Next, don't call homosexuality a choice. It's not. This is hard to swallow for many Christians. Although homosexual behavior is a choice, homosexual attraction is not. I have no reason to think there's a "gay gene," but I don't believe people choose to be attracted to the same sex. Homosexual attraction is a condition that often begins to develop at a very young age—too early to be a product of choice.

When you say homosexuality is a choice, this is a tip-off that you don't understand homosexuality or homosexuals. It becomes obvious you have no idea what gays and lesbians experience.

"You think it's a choice?" they ask. "Why would I ever choose to be gay? It's painful to be gay in this world. I would never choose this for myself." Not only are they offended, they'll disqualify other things you say because you don't understand them. You'll lose your ability to be an influence.

Sometimes even saying homosexual behavior is a choice will not get you off the hook because it's too easily misunderstood. The problem is, the word "choice," in this context, carries with it the idea of choosing one's sexual orientation. My suggestion is to avoid the word "choice" altogether when talking about homosexuality. It's too confusing.

Finally, avoid the cliché, "God loves the sinner, but hates the sin." It rarely gives hope to gay men and women. One former gay man confessed that he could never process this statement when Christians said it. Gays don't see themselves as people who struggle with a homosexual problem. Being gay is who they are, not just what they do. Telling them that God hates their sin strikes at the core of who they perceive themselves to be. It's unhelpful and produces the opposite effect you intend.

Now that we know what not to do, let's talk about our strategy to move us forward.

Make a Long-Term Difference, Not a Short-Term Statement

I recently taught on apologetics at a university. My goal was to show how to make our message persuasive and yet gracious. After the event, I stopped at a local coffee shop for a dose of caffeine before the long drive home.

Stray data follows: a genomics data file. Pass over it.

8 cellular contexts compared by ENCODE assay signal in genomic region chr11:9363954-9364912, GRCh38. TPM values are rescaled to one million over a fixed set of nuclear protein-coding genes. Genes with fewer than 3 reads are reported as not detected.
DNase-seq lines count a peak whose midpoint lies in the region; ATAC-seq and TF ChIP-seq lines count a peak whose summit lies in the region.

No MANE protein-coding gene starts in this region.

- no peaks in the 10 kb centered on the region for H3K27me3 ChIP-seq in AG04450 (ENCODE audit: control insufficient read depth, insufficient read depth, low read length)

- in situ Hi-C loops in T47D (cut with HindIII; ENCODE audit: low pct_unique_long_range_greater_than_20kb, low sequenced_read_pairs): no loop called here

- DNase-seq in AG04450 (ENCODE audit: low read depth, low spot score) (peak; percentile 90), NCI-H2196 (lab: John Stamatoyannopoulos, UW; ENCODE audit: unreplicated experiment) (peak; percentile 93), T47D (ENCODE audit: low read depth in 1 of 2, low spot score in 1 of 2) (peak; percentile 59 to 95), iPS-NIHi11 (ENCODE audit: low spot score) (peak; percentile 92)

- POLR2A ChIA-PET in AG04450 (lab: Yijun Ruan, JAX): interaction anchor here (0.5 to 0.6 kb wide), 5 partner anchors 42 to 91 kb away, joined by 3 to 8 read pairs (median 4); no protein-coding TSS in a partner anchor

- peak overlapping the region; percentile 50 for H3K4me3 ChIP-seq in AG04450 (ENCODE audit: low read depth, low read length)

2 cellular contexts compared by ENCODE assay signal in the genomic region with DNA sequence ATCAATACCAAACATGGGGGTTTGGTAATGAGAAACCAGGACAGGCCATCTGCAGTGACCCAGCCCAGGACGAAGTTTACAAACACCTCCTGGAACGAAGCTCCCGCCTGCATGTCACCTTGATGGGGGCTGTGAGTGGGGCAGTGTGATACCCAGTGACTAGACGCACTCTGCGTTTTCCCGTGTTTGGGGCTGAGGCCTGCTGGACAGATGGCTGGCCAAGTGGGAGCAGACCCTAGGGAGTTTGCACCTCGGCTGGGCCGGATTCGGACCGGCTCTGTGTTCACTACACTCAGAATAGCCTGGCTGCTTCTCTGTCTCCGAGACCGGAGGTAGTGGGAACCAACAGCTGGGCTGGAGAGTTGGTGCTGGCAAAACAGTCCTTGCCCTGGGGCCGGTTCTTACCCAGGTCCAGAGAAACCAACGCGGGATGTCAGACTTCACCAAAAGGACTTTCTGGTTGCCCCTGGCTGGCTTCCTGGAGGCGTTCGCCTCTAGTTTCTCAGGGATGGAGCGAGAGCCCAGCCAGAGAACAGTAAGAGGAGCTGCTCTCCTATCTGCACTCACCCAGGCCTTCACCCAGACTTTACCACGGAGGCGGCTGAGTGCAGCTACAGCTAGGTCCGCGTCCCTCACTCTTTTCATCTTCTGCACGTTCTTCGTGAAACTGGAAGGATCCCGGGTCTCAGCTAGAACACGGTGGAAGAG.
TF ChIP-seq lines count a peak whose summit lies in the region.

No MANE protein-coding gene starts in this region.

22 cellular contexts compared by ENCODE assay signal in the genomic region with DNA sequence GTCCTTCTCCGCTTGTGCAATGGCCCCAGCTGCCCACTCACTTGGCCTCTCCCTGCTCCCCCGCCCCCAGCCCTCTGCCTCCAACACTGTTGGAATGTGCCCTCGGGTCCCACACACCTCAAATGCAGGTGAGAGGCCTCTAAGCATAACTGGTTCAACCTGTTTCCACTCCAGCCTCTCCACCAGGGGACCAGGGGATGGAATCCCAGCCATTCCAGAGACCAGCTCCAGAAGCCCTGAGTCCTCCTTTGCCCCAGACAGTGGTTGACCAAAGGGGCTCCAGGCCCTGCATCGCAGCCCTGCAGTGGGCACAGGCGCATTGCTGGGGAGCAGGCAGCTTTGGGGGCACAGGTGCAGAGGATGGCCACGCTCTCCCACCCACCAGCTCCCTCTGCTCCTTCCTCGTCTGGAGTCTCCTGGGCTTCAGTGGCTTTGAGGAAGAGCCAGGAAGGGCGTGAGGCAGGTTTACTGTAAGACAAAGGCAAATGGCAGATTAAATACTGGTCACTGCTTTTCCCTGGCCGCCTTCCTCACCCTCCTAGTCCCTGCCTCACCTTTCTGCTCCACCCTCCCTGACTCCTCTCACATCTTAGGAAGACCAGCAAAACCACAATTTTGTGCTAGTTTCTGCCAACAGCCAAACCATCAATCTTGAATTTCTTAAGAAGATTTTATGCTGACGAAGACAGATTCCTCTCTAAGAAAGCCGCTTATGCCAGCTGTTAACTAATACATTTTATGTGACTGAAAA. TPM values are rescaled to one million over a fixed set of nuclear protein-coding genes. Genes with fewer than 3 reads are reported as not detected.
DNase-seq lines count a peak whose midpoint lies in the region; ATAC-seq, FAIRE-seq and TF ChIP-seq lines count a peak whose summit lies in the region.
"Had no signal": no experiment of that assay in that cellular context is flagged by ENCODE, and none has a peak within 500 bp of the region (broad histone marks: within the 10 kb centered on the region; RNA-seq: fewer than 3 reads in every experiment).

The barista served up my coffee and then asked about my day. I told her I gave a talk about how Christians can share biblical truth in a more friendly, relational, and winsome manner.

"Oh! You need to speak at my university," she insisted. "We're sick of ‘evangelistic alley.' It's a walkway in the center of campus where Christians hold signs and yell at students. Some of them shout that God is going to judge fags. There's no discussion with them. They just want to be heard. You should teach them."

Though my heart sank, I realized the barista was on to something. The Christians of "evangelistic alley" were settling for a short-term goal—declaring that homosexuality was sin that should be "repented" of—while squandering their long-term opportunities. Stopping sin can be worthwhile, but it isn't the only goal. It certainly shouldn't be pursued at the expense of making a more critical, long-term impact.

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The long-term plan with homosexuals should be obvious: Help them to know Christ. It's the same strategy we have with other non-Christians regardless of their sin. But it's not a quick process. It rarely is with any non-Christian, but this is especially true with homosexuals. Yet we often act as if our most important goal is to change homosexual behavior in the short term rather than waiting patiently to make a more significant difference in the future.

God can give you opportunities to speak the truth with compassion anytime in a person's life. Don't try to make a moral statement today if it jeopardizes your chance of influencing people at a more opportune time tomorrow. Think long-term.

One time when I was teaching at a church on homosexuality, the parents of a 25-year-old gay man asked me for advice. "He wants to bring his boyfriend over for dinner," they said, "but we told him that homosexuality is against God's design. He can come over, but his boyfriend must wait somewhere else. They need to know where we stand."